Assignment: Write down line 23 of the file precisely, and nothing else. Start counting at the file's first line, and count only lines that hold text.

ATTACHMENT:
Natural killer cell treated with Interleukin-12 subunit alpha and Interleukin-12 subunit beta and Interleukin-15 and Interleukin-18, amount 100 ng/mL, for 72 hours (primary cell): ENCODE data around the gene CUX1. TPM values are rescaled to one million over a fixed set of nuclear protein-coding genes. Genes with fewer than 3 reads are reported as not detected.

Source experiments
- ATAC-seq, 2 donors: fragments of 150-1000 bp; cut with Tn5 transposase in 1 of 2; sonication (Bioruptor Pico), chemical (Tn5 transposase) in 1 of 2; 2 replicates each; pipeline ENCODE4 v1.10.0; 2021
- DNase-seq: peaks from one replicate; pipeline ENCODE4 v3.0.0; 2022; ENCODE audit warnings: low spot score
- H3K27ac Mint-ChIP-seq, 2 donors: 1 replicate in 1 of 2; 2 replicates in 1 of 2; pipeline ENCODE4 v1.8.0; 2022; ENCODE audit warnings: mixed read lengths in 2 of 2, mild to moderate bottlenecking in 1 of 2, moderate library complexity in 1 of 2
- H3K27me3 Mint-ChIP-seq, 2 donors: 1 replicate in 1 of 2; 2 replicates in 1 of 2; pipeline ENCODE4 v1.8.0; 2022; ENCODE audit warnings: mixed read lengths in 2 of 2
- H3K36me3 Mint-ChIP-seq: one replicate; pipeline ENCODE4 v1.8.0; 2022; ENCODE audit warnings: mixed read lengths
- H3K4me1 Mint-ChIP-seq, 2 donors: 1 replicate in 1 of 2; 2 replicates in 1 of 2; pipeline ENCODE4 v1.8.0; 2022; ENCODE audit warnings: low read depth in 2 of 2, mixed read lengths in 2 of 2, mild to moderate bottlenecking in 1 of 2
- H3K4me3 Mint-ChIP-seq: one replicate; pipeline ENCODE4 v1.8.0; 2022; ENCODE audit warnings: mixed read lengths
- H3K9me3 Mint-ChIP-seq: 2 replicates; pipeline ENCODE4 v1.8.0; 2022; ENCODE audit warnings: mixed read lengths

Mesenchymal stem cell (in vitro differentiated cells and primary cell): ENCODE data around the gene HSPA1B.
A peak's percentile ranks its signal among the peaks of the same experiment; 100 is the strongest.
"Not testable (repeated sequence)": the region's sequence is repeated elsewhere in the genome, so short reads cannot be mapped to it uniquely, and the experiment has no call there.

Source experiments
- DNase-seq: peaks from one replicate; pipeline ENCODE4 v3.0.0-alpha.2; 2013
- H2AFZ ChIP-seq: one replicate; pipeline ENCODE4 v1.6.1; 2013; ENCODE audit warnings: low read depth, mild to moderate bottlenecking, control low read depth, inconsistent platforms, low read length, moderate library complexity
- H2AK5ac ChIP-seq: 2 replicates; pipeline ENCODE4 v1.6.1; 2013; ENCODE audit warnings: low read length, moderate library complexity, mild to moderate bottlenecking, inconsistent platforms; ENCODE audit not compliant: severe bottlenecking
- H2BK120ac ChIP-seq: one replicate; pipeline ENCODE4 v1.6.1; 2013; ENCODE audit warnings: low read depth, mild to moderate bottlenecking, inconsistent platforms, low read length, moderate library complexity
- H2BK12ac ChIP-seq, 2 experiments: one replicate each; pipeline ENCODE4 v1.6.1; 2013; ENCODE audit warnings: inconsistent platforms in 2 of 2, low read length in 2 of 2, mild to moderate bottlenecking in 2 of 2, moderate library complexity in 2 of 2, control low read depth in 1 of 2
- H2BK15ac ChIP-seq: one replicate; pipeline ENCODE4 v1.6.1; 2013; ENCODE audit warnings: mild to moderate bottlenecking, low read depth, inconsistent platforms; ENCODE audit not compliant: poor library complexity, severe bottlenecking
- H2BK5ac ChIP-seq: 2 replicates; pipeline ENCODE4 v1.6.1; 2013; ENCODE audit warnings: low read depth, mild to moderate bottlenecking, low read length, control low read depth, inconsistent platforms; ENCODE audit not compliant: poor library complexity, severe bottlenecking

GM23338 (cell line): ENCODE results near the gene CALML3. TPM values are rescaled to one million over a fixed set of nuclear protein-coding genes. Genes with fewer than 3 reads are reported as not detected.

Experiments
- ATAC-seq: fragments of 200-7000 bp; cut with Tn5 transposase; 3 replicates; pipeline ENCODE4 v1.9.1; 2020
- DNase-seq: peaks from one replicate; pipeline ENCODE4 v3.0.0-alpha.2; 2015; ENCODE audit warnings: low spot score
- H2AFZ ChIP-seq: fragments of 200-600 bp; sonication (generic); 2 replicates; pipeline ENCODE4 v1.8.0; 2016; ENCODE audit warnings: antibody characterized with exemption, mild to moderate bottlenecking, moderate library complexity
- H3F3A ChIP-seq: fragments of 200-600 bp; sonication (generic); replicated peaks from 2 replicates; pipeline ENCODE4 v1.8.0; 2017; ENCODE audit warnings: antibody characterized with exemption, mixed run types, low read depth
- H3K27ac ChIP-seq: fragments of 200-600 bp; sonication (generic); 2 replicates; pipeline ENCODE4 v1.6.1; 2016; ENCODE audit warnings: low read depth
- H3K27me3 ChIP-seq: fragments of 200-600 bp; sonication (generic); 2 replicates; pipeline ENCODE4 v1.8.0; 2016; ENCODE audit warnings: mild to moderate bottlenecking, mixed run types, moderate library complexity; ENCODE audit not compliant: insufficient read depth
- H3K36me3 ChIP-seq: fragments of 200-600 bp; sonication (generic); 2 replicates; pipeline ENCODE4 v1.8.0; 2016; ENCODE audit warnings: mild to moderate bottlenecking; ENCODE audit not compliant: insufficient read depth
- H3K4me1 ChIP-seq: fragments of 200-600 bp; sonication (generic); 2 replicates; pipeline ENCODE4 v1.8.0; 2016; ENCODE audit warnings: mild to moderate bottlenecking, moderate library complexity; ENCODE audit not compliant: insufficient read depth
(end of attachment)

Experiments